From a Scream to a Whisper: Rescissions Push Goes Dark
Clock runs out on GOP effort to assuage Trump’s omnibus displeasure

Sen. Richard M. Burr, R-N.C., arrives in the Capitol on May 15. His decisive vote last week effectively drove a final dagger in a rescissions effort the president had sought. (Bill Clark/CQ Roll Call file photo)

After much sound and fury, President Donald Trump’s push to cut nearly $15 billion in unspent funds sitting in federal coffers ended with a whimper last week.

The House-passed rescissions plan was unceremoniously scuttled in the Senate on Wednesday when Republican Sen. Richard M. Burr of North Carolina cast the decisive vote against a discharge petition to advance the measure. With a 45-day clock expiring Friday — and senators long gone for the weekend — Republicans could no longer take advantage of filibuster protections under the 1974 budget law to advance the measure with a simple majority in the Senate.

Photos of the Week: Immigration Protests and the Congressional Women’s Softball Game
Photos of the week of June 18 as captured by Roll Call's photographers

Aruna Miller, who is running for the Democratic nomination in Maryland’s 6th Congressional District, talks with citizens during early voting at the Activity Center at Bohrer Park in Gaithersburg, Md., on Monday. She stands behind the electioneering line which prevents a candidate from being too close to a voting site. (Tom Williams/CQ Roll Call)

As always, it was a busy week in Washington as the summer heat hits in full force. The issue of families being separated at the border dominated Hill hearings and led to several protests throughout the capital city.

The Congressional Women’s Softball Game took place on Wednesday with the press team defeating the Congress team 5-0 in a five-inning victory that was called due to rain.

Intelligence Committee Staffer Indicted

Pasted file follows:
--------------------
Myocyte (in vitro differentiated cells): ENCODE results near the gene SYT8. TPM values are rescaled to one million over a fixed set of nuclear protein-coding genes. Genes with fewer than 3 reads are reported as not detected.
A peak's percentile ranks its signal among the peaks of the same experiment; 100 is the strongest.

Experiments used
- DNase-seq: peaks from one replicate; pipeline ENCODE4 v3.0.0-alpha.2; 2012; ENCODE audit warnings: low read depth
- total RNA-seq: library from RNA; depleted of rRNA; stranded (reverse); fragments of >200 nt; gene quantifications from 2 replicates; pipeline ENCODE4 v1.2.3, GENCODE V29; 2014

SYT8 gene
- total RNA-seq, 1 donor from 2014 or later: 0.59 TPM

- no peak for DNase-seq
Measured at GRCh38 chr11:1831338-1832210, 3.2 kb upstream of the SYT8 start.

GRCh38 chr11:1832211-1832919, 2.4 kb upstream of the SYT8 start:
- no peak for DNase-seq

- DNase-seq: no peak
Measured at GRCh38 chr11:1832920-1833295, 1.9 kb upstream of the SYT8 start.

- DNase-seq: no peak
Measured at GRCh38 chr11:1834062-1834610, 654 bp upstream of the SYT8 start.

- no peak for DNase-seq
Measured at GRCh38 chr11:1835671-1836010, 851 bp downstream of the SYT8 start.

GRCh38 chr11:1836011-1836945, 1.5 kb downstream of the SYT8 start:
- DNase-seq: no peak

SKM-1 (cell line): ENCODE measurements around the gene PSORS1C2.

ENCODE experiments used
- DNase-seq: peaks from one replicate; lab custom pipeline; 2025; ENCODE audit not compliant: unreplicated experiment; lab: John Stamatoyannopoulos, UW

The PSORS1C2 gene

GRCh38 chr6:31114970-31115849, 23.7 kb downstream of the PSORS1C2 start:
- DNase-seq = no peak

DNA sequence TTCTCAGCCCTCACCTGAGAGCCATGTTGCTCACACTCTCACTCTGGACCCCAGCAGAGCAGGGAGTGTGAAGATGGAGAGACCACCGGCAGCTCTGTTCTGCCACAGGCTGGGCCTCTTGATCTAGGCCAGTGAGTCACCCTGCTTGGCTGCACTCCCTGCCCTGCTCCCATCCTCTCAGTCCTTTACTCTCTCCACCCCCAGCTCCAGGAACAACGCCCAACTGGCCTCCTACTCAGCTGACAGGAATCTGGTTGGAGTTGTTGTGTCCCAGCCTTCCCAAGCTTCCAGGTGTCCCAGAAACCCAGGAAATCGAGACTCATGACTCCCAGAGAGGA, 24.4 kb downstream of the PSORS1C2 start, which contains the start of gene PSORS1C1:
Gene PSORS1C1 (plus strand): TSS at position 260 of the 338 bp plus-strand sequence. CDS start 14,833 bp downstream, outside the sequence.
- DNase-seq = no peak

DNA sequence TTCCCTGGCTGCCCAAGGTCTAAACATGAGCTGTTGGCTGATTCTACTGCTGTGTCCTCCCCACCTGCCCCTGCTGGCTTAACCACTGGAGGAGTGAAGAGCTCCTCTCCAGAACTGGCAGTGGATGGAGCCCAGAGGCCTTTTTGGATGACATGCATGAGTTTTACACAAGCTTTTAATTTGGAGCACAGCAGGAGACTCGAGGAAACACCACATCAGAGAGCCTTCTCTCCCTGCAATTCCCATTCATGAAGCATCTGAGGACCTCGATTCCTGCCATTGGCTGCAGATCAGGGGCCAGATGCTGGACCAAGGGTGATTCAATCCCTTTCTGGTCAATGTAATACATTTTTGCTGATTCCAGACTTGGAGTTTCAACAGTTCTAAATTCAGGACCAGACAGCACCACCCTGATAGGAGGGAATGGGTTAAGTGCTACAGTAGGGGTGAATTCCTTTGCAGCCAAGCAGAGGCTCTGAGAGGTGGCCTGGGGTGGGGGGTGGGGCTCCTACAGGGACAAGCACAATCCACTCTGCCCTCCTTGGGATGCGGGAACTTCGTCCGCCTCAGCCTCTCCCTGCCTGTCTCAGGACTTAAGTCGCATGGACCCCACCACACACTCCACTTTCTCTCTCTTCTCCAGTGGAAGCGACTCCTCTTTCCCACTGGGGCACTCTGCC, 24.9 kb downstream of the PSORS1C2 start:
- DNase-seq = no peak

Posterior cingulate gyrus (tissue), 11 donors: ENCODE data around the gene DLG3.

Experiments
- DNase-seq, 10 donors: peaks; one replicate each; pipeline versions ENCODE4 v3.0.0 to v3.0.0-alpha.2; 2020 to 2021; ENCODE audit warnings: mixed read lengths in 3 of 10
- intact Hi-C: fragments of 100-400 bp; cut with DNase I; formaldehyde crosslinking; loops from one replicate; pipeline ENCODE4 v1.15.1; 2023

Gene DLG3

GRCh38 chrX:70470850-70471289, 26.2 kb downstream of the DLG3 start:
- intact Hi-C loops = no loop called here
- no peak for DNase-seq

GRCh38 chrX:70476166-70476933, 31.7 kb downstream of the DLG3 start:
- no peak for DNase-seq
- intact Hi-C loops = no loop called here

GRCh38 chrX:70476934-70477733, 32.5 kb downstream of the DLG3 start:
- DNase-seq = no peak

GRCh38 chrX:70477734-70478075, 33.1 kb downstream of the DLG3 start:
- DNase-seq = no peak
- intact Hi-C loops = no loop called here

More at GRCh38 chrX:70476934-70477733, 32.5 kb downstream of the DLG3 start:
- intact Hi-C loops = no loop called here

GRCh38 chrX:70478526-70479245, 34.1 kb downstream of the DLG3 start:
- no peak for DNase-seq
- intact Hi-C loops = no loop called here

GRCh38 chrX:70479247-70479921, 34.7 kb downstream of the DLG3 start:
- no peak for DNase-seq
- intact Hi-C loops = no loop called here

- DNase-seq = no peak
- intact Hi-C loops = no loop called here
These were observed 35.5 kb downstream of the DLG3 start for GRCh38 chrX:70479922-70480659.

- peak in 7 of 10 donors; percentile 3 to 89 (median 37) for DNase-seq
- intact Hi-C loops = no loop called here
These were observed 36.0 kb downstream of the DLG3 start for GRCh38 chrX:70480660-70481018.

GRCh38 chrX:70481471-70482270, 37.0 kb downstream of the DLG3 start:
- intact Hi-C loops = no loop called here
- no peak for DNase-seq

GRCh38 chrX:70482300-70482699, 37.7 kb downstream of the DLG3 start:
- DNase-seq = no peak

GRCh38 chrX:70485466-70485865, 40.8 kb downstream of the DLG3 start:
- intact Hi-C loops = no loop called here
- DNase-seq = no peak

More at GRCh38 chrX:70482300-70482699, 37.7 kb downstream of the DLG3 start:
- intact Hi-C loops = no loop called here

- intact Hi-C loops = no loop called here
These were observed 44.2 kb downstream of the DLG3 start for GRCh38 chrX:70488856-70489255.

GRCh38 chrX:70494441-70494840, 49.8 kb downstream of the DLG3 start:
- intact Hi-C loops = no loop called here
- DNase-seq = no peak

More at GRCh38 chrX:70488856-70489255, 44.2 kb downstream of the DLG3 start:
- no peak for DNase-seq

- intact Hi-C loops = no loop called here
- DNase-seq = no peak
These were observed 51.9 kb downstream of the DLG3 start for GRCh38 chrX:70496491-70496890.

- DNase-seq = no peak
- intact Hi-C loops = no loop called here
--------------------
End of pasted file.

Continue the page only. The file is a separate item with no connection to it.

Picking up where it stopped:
James Wolfe, former director of staff security, is accused of lying to investigators about contact with reporters

Deputy Attorney General Rod Rosenstein passes James Wolfe, Senate Intelligence Committee director of staff security, after a committee hearing in May 2017. (Tom Williams/CQ Roll Call file photo)

The Justice Department indicted and arrested a longtime staffer for the Senate Intelligence Committee for lying to the FBI about his contacts with reporters.

The department announced on Thursday evening that James Wolfe, who served as director of staff security for the Senate Intelligence Committee, was indicted by a federal grand jury on three counts.

Trump Administration Tries to Reassure Key Senators About ZTE Enforcement
Cornyn said administration is making clear national security and trade are in separate buckets

Senate Majority Whip John Cornyn said the defense authorization is expected to address ZTE. (Bill Clark/CQ Roll Call file photo)

The Trump administration is trying to reassure Senate Republicans that it won’t go light on sanctions enforcement against Chinese communications equipment firm ZTE.

Treasury Secretary Steven Mnuchin and Commerce Secretary Wilbur Ross huddled with a group of key GOP senators Wednesday evening.

Photos of the Week: Rain, National Police Week and Smokey Robinson
The week of May 14 as captured by Roll Call’s photographers

The dome of the U.S. Capitol is seen through rain drops on the skylight of the Capitol Visitor Center on Thursday. (Bill Clark/CQ Roll Call)

A rainy week in Washington is coming to a close (though the rain seems intent on sticking around through the weekend). Some of the events this week on Capitol Hill included: a presidential visit to the GOP policy lunch, testimony from singer-songwriter legend Smokey Robinson, the premiere of Sen. John McCain's HBO documentary and oh, more rain.

Here's the entire week in photos: